Even near the bitter end, big banks hoped Congress would pull its best punches. But the regulatory reform bill agreed early on Friday by U.S. House and Senate negotiators lands solid blows. Though no knockout, it looks set to constrain Wall Street banks’ risk-taking — and profit.
As the most radical reformers see things, of course, banks have just performed a successful bit of rope-a-dope. Despite the most serious financial crisis since the Great Depression, they haven’t been broken up like early 20th-century American cartels. And they will continue to be allowed to do things that go well beyond narrow lending to businesses and consumers. But it will be a far trickier task to turn that into lavish returns and bonuses.
Banks won’t be completely banned from running lucrative derivatives desks, as they once feared. But for riskier varieties of instruments, they will have to spin trading off into a separately capitalized subsidiary. Most derivatives will also have to be centrally cleared. Both changes are likely to affect banks like JPMorgan that have big derivatives businesses.
The Volcker Rule also survived the more than 20 hours of last-ditch negotiations. Banks will be largely barred from trading solely for their own accounts — a blow to Goldman Sachs and other firms that have done this very successfully over many years. The financial industry did win a concession on the private equity and hedge funds front, gaining the ability to hold small investments, relative to their capital, rather than none as originally proposed.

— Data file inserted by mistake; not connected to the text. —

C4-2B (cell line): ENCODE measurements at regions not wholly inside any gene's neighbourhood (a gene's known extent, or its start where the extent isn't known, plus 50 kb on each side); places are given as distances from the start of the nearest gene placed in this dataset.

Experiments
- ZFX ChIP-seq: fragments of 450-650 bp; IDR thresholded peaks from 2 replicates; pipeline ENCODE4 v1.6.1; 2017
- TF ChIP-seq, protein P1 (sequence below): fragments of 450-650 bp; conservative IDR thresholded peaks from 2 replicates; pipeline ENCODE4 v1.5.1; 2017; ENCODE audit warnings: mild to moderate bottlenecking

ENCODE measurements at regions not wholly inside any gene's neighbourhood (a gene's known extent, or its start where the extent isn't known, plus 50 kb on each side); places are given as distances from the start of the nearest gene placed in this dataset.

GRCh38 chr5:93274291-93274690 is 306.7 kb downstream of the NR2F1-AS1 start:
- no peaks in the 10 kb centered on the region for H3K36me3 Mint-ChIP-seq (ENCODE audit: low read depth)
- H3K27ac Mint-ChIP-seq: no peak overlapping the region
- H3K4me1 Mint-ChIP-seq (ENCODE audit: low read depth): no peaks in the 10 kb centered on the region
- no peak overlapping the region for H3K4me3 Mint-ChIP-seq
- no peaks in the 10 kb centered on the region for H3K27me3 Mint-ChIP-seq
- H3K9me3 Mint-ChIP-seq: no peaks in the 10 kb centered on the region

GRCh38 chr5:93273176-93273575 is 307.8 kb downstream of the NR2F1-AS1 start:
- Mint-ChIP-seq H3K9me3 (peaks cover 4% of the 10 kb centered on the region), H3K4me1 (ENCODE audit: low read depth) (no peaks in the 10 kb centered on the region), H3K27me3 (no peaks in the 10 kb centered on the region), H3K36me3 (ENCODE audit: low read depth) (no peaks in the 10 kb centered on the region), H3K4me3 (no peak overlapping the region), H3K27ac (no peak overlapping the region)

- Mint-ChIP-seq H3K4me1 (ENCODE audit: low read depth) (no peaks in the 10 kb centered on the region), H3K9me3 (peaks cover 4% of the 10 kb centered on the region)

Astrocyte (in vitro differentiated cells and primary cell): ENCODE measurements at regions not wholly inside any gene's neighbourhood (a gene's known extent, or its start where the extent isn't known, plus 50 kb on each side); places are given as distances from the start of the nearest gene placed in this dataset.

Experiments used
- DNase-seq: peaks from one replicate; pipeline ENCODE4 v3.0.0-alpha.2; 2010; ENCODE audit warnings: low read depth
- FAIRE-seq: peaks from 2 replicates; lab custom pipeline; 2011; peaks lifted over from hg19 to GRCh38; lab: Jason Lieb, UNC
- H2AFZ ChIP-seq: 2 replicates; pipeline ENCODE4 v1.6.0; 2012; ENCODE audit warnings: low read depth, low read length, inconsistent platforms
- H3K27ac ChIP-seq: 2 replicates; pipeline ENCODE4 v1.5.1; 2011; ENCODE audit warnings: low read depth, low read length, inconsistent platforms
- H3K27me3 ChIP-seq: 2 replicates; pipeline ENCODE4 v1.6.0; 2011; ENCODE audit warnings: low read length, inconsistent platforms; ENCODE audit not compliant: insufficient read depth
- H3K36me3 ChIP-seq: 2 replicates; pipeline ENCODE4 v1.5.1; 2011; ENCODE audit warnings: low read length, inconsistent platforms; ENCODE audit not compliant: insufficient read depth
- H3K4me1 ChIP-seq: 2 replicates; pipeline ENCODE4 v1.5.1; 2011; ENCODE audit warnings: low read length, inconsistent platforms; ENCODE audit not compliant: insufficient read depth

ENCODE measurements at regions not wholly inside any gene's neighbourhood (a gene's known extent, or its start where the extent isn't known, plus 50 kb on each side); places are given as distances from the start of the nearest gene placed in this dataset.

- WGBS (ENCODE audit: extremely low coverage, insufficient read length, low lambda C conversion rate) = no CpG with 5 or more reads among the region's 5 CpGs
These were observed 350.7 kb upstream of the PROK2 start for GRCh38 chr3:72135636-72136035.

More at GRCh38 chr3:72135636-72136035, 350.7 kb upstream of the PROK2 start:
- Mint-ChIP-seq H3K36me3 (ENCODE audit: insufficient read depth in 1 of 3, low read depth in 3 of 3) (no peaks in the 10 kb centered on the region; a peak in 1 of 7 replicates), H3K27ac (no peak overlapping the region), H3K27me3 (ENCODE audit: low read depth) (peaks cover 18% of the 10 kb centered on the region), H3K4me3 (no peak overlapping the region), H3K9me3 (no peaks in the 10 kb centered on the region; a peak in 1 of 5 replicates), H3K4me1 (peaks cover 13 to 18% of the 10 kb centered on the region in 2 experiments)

Large banks and hedge funds will also have to pay for the implementation of the bill with an unexpected risk-based fee. That will cost $19 billion over five years — hardly crippling, but a further burden nonetheless.
The extent to which these and other provisions will hit profits is unclear. A Citigroup analyst took a swing at it, calculating that earnings at Goldman and Morgan Stanley, for instance, could be reduced by a fifth. But such estimates should be taken with a grain of salt. It will take a while to fully digest the implications of the 2,000-page bill. And details on other key changes, like higher U.S. and global capital requirements, are still ahead.
Take the Volcker Rule. Though the fairly strict final version appears to be a defeat for the financial industry, the implementation process is complicated. Banks might have as long as seven years to come into compliance. In political terms, that means several congressional elections and myriad opportunities to weaken the limits. As it is, regulators have broad authority to permit trading that enhances a bank’s safety and soundness.
So by the time its provisions bite, lawyering and lobbying might have made the bill less painful for banks — though that didn’t happen as it made its way through Congress. For now, bankers can take comfort in still having a more or less intact business — and greater certainty about the rules that will govern it.